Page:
The vegetation of disaster
ripens beneath the ground
They are burning
millions of bank notes
in the Bank of Mexico
On corners and in plazas
on the wide pedestals of the public squares
the Fathers of the Civic Church
a silent conclave of puppet buffoons
neither eagles nor jaguars
* * *
We are surrounded
I have gone back to where I began
Did I win or lose?
what laws rule “success” and “failure”?
The songs of the fishermen float up
from the unmoving riverbank
Wang Wei to the Prefect Chang
from his cabin on the lake
But I don’t want
an intellectual hermitage
in San Angel or Coyoacán)
All is gain
if all is lost
From his position as Mexico’s foremost intellectual, Octavio Paz appraised the hobbled post-Revolution Mexican intelligentsia. The government, eager to legitimize itself, in the eyes of the world and, most especially, its own, enlisted the nation’s poets, novelists, sociologists and philosophers to be aides and advisors to the generals and political bosses. They were assigned to fortify the diplomatic service and the various facets of public administration. Their roll was not, as in Europe or the United States, to discuss public affairs from outside the halls of power where their greatest strength was their critical freedom, but to fulfill their civic duty. In The Labyrinth of Solitude he enumerates the difficulties of their situation:
Many aspects of their work have been admirable, but they have lost their independence and their criticism has become excessively diluted, out of prudence or Machiavellism. The Mexican intelligentsia as a whole has not been able to use the weapons of the intellectual – criticism, examination, judgement – or has not learned how to wield them effectively. As a result, the spirit of accommodation – a natural product, it would appear, of all revolutions that turn into governments – has invaded almost every area of public activity.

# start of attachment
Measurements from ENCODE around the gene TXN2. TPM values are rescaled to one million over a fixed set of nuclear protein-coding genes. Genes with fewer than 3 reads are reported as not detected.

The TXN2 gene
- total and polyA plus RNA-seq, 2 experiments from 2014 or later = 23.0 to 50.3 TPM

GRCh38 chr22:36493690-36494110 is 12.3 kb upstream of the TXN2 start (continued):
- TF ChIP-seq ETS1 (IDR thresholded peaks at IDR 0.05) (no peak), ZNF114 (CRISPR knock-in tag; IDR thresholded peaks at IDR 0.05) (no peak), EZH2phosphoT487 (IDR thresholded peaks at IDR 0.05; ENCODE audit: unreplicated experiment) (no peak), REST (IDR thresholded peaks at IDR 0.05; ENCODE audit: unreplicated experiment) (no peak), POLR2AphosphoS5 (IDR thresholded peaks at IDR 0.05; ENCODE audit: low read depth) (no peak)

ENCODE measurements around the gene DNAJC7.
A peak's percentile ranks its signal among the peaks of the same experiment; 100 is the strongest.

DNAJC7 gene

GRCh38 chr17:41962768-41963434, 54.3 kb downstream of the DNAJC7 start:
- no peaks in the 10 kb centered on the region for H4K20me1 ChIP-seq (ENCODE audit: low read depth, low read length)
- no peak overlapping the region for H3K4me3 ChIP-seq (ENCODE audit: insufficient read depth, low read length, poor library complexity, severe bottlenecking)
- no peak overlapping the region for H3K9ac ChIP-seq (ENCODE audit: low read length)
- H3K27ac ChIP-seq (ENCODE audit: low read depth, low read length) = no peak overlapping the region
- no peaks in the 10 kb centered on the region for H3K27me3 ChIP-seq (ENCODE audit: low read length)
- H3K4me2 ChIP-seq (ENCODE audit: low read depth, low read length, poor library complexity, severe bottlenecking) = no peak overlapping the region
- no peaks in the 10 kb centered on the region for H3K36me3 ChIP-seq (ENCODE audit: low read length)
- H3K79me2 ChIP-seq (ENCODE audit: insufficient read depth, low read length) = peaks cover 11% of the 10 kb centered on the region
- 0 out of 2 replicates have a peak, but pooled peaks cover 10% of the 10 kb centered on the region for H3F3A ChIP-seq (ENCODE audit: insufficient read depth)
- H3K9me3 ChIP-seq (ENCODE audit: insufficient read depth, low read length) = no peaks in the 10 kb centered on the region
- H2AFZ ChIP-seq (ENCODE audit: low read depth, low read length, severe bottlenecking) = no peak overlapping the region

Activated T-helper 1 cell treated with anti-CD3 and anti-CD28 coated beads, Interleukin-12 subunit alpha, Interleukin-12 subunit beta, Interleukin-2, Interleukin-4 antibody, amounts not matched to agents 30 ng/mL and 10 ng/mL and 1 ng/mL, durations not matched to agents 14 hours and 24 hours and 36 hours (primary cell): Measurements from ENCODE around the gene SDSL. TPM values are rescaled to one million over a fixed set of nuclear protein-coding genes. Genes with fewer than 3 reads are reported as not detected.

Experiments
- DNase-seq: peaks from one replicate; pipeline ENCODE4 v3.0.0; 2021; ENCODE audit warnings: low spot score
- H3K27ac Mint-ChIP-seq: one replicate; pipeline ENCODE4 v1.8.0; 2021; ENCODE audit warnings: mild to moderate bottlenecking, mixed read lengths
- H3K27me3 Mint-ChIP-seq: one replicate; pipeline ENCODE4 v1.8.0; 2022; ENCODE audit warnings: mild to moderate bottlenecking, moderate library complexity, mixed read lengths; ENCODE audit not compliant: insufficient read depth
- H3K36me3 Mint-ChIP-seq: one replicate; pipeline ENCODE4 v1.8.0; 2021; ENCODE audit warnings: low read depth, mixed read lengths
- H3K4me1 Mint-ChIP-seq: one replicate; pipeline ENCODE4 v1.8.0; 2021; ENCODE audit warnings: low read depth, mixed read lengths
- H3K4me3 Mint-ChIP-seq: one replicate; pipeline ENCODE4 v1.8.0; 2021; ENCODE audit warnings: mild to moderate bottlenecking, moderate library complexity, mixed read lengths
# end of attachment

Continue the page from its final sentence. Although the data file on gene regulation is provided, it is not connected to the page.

This passage (indeed the whole book) is a remarkable achievement. Ilan Stavans has pointed out that he was able to fashion in this book a highly elusive voice, at once an insider’s voice and an outsider’s. He was, himself, enlisted into diplomatic service, first in France, then India, thereby numbering among the very intelligentsia he criticized. Paz, it seems, understood that writing as an outsider made possible the critical distance, but that the discernment this allows has value only in as much as one uses it to scrutinize oneself as an insider. Eighteen years after The Labyrinth of Solitude was published, Tlateloco gave him a chance to embody this voice and give Mexico a new kind of intellectual.
1968 was to be the year of the Mexico City Olympic Games. Around the world, it was also the year of student protests. Prague, Berkeley, Paris. Then, in July, because of a vicious police action against a student disturbance which, until that moment, hadn’t even been political, Mexico City. A protest against the police action was put down by an even more virulent action ordered by President Gustavo Díaz Ordaz. At the end of July, a small group of leftists met to celebrate the anniversary of the Cuban Revolution. Díaz Ordaz ordered them similarly suppressed. His fear was that such groups were poisoning the minds of the students, threatening the peace which must reign for the Olympic Games that Fall. The situation escalated. Soon all the schools went on strike. The government responded by sending the army to attack them. The problem Díaz Ordaz had, himself, created rocked the nation. On October 2nd over ten thousand college and high school students gathered in Tlateloco’s Plaza de las Tres Culturas to peacefully protest the PRI government’s actions. The army arrived and fired on the crowd, initiating a massacre which continued into the night. The next day, Octavio Paz resigned his post as ambassador to India, a measure of dissent unheard of for a Mexican intellectual. His resignation was applauded worldwide.